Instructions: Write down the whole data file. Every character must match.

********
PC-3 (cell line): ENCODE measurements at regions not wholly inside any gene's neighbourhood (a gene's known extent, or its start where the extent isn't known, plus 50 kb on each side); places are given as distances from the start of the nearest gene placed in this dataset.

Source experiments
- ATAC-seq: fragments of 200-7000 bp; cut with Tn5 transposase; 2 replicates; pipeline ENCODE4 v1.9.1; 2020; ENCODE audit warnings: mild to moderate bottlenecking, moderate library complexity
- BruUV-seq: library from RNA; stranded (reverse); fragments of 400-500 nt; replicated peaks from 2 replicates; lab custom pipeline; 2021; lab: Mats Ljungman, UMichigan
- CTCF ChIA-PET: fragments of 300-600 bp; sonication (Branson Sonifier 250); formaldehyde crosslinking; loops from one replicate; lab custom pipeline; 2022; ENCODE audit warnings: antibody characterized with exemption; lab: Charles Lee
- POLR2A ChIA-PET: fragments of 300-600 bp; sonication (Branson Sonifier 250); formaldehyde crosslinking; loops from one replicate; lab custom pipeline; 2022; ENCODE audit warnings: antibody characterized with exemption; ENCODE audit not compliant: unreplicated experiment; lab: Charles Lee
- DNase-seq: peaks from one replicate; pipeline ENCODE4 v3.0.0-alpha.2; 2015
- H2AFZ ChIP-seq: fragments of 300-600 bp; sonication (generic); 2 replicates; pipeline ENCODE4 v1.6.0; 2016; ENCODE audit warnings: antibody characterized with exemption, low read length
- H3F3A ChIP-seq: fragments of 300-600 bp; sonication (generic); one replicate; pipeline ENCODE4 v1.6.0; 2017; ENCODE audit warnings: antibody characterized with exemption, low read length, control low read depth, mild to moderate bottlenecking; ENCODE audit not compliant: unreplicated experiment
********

PC-3 (cell line): ENCODE measurements at regions not wholly inside any gene's neighbourhood (a gene's known extent, or its start where the extent isn't known, plus 50 kb on each side); places are given as distances from the start of the nearest gene placed in this dataset.

Source experiments
- ATAC-seq: fragments of 200-7000 bp; cut with Tn5 transposase; 2 replicates; pipeline ENCODE4 v1.9.1; 2020; ENCODE audit warnings: mild to moderate bottlenecking, moderate library complexity
- BruUV-seq: library from RNA; stranded (reverse); fragments of 400-500 nt; replicated peaks from 2 replicates; lab custom pipeline; 2021; lab: Mats Ljungman, UMichigan
- CTCF ChIA-PET: fragments of 300-600 bp; sonication (Branson Sonifier 250); formaldehyde crosslinking; loops from one replicate; lab custom pipeline; 2022; ENCODE audit warnings: antibody characterized with exemption; lab: Charles Lee
- POLR2A ChIA-PET: fragments of 300-600 bp; sonication (Branson Sonifier 250); formaldehyde crosslinking; loops from one replicate; lab custom pipeline; 2022; ENCODE audit warnings: antibody characterized with exemption; ENCODE audit not compliant: unreplicated experiment; lab: Charles Lee
- DNase-seq: peaks from one replicate; pipeline ENCODE4 v3.0.0-alpha.2; 2015
- H2AFZ ChIP-seq: fragments of 300-600 bp; sonication (generic); 2 replicates; pipeline ENCODE4 v1.6.0; 2016; ENCODE audit warnings: antibody characterized with exemption, low read length
- H3F3A ChIP-seq: fragments of 300-600 bp; sonication (generic); one replicate; pipeline ENCODE4 v1.6.0; 2017; ENCODE audit warnings: antibody characterized with exemption, low read length, control low read depth, mild to moderate bottlenecking; ENCODE audit not compliant: unreplicated experiment